Shawn Herrin | Aug 2, 2019 | 0
Guntec USA 12″ Keymod and M-Lok Handguards
There comes a time in the life of an AR-15 owner where the blandness and minimal utility of the classic plastic handguards lose their charm. While lightweight and good at dispersing heat, the old guard(s) are bulky, clumsy, and add a somewhat unnatural bloat that makes the sleek design of the rest of the AR look interrupted and incomplete.
There are lots of options out there. The fad, for the longest time, was quad rails. Quad rail everything, in either free float or clam-shell. While functional, quad rails added miles of rail space that usually went completely unused. Manufacturers had to come out with rail covers, just because those hard-edged ridges tend to be not so friendly on our delicate hands during ‘running and gunning’. All that extra aluminum, and plastic to cover it added quite a bit of weight.
The market slowly adjusted to consumer desires. At that point, handguards became fascinating. The first significant change was to strip all the rails off. While that cut down on weight, people still needed to attach one or two things (vertical forep…grips for example). Companies started coming out with rail sections that could screw into the handguards, but they were often proprietary and expensive, and we all know that end users like things that are not exclusive and not expensive.
Enter VLTOR and Magpul, the Julian Assange and Elon Musk of the firearms world. In a relatively short period, both of these behemoths decided to create universal industry standards for the firearm accessory markets. Each system has its way of accepting various attachments on just about any point on the rail, and, what is more, the intellectual property surrounding those methods was left to be open sourced. Now any company could make any accessory they wanted that could attach to one of these two designs and not have to pay royalties. Thus, making manufacturing cheaper, which translates to lower prices for the consumers.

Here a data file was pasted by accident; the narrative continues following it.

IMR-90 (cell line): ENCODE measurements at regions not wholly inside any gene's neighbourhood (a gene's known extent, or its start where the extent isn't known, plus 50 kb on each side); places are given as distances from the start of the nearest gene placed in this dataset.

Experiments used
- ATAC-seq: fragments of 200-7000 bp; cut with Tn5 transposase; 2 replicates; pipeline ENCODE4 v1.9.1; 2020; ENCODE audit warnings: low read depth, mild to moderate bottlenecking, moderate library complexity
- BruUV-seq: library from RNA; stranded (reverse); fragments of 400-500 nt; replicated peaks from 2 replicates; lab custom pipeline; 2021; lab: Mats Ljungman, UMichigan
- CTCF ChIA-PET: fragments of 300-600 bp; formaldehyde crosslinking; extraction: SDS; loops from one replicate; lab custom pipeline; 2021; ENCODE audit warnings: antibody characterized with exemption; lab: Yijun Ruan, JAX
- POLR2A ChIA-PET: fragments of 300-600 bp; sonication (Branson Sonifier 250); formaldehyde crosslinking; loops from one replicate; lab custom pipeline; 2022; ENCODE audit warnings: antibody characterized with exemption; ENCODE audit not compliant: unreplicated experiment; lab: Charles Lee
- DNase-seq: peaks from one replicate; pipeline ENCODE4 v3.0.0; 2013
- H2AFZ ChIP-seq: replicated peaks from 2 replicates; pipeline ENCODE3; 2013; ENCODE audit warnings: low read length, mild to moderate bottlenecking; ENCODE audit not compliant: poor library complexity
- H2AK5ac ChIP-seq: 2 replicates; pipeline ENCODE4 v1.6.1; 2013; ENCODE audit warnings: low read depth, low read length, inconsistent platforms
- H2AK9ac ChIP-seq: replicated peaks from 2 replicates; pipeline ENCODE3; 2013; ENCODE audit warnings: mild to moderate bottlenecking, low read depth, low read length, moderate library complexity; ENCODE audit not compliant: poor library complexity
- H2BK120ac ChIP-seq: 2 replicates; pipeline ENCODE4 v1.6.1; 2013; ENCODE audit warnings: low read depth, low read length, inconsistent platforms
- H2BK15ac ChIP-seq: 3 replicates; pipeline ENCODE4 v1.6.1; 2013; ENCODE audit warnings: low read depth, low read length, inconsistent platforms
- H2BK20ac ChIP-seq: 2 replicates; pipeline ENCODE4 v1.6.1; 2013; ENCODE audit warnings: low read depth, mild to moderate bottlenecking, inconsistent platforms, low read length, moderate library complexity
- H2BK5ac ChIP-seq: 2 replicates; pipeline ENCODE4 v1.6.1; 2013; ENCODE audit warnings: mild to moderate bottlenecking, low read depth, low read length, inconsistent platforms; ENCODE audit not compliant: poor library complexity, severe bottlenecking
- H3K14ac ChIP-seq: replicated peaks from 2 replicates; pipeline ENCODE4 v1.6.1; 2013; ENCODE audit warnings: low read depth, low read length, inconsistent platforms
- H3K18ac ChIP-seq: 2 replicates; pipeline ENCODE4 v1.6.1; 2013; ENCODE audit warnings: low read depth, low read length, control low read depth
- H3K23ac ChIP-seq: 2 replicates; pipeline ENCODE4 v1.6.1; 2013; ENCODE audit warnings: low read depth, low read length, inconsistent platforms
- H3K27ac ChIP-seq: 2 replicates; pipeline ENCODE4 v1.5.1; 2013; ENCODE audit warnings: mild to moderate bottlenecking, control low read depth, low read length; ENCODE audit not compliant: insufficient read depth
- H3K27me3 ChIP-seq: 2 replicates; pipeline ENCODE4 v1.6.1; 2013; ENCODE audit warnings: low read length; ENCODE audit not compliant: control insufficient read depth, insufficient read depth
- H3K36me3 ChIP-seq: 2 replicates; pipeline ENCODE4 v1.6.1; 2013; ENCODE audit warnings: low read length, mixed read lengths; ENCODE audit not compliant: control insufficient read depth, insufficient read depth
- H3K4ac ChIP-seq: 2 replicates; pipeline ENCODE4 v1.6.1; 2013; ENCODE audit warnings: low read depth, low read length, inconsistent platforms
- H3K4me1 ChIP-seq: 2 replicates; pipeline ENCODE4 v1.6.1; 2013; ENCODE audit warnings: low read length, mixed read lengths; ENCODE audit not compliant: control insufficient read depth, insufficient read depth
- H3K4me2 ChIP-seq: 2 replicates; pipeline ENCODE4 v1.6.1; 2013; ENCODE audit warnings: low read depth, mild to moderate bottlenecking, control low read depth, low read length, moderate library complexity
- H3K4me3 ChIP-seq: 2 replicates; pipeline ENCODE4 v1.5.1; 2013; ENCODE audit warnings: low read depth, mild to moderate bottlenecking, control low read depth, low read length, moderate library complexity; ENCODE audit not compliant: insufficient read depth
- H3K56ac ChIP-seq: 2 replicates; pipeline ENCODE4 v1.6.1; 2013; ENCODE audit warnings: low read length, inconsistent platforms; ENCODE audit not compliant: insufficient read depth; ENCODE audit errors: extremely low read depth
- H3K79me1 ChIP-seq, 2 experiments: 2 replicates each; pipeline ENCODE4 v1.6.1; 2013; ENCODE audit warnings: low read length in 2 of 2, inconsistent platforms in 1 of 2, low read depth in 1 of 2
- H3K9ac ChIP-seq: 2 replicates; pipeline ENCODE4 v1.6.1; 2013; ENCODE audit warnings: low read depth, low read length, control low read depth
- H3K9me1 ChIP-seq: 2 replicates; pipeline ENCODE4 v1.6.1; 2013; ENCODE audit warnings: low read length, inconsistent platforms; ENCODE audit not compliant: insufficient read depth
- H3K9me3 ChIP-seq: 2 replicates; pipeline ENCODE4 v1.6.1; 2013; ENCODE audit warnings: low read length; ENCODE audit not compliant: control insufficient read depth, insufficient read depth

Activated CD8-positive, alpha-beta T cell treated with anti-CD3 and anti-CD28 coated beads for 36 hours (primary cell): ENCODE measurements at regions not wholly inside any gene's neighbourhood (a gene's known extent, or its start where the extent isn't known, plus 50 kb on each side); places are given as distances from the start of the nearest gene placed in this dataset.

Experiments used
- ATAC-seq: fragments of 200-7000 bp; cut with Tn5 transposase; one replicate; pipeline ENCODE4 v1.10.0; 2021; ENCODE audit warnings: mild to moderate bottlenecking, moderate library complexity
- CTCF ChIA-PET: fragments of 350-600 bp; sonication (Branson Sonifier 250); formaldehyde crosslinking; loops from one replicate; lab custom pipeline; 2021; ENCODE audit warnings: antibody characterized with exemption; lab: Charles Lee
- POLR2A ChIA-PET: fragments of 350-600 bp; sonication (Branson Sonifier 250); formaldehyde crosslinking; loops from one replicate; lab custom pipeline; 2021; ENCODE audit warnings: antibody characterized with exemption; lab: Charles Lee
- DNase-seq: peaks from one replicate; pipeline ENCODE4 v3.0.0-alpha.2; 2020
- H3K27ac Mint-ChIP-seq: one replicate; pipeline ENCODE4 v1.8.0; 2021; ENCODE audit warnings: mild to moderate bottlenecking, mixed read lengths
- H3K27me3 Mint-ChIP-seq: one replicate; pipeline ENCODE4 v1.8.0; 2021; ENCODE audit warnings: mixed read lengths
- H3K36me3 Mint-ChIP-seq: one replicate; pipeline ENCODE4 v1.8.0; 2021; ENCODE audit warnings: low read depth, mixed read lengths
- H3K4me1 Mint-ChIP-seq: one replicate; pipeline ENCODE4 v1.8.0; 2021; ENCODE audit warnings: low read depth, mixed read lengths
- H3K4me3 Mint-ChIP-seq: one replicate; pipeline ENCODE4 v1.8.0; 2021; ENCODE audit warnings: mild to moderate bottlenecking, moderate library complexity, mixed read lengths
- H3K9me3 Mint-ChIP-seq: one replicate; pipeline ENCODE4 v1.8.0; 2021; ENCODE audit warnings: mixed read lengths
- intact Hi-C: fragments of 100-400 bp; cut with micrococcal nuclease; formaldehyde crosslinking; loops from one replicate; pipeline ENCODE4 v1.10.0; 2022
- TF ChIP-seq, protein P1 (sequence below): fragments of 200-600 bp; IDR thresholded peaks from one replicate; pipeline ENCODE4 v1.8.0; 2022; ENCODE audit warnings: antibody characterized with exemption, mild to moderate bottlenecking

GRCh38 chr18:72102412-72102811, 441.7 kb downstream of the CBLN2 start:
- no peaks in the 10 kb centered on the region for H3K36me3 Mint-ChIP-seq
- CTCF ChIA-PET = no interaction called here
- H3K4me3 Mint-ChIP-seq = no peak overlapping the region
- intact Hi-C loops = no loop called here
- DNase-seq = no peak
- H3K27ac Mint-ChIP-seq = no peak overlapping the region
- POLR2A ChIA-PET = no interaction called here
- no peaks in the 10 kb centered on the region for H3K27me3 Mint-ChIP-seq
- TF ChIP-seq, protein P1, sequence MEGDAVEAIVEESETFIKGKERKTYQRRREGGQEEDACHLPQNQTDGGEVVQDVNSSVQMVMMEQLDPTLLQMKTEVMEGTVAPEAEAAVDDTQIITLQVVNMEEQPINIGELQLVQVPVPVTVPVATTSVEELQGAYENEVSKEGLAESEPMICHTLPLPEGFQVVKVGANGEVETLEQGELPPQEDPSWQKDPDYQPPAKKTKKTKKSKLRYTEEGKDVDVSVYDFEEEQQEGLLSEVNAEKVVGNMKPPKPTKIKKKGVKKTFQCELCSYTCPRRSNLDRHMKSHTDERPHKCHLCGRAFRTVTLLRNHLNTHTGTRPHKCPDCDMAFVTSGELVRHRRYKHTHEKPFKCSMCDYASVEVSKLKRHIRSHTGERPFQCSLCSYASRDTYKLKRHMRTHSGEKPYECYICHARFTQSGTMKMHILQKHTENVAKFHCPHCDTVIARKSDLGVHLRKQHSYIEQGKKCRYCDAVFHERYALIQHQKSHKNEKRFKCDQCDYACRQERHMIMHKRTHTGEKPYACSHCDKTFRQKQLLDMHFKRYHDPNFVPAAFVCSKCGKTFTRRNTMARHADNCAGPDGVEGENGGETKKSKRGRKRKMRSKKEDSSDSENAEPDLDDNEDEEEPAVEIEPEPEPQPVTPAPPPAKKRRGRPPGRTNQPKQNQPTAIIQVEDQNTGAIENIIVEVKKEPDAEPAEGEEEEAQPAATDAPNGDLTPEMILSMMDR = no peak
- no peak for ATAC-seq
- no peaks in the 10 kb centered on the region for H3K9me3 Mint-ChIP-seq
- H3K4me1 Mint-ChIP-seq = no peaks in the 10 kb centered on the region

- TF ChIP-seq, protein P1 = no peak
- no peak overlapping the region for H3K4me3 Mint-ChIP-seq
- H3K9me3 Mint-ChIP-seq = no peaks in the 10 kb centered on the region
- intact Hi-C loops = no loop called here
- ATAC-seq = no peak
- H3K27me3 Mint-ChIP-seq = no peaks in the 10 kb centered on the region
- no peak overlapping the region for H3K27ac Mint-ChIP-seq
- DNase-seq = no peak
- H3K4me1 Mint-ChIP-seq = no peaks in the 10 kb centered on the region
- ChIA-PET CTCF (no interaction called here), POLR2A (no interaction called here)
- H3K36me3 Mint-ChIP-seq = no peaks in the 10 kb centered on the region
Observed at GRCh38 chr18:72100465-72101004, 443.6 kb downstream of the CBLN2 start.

The handguards are pretty straightforward when it comes to attaching them to your receiver. However, this is the point where we come across the only significant negative about these handguards, and it isn’t even about the handguards, it’s the wrench they supply. Not only does it accumulate rust after a mere few days of exposure to air, but it also bends as you torque down on the barrel nut, so that if you plan on removing the barrel nut more than two times, you are probably going to end up slipping and partially stripping the gripping surfaces.
As you can see, the barrel nut is low profile, such that it slips underneath the gas tube.
All you have to do is make sure that the screw holes line up with the over-sized ones from the handguards by using some rail attachment that allows for alignment of the upper receiver and the top rail.
Keep in mind that these rails are extremely thin. So much so, that when you install your M-Lok rails, you have to do so with the handguards off of the barrel nut, then slide it around the low profile gas block such that the screws poking through will avoid contacting the gas block.
Once installed, these handguards look badass. There’s no other way to say it.
While there were a few tiny nicks that I observed on the finish, it’s much more durable than I would have thought. I used my nail to try and scratch it and only came away with a bit less nail than I started with and the marks rubbed right off.
These rails are light. At a brisk 9.1 oz, they are only slightly heavier, if not just as light as, most carbine polymer handguards. Keeping your rifle lightweight, with a much thinner profile, more attachment options, and more inherent accuracy than non-free floated options.
My primary concern with these handguards was heat transfer. I had both a pencil profile barrel and a medium profile barrel on my AR’s so I figured that would be a pretty good test. X-Products (review coming soon) was nice enough to send us one of their coveted skeletonized 50 round drum mags, which is just what the gun doctor ordered.
The gun was mounted to my DB-5000 sentry arm, and we ran two drums worth (100 rounds) and a standard AR mag (30 rounds) through it as fast as we could pull the trigger. The section of rail around the barrel nut, being exposed to the most heat, was mildly warmer than my cold hands in 40-degree weather. I burned through 30 rounds in my heavy barrel 7.62×39 upper, but the results were even cooler. I didn’t expect it to be any hotter considering there would be much more metal to heat.
These 12” models, in both M-Lok and Keymod, come in just under $100 on their website and considering you can buy more well-known brand names for at least twice that price, the Guntec offerings, for near the same quality, seem to be more than adequate for the cost. My only suggestions would be for them to make their wrench more robust and to add a QD hole between the locking screws and the first rail attachment slots. Otherwise, I have zero complaints.
The technical specifications are as follows:
- Total Length: 12″
- Rail System: M-Lok or Keymod
- Total Weight: 9.1 oz
- Internal Diameter: 1.34″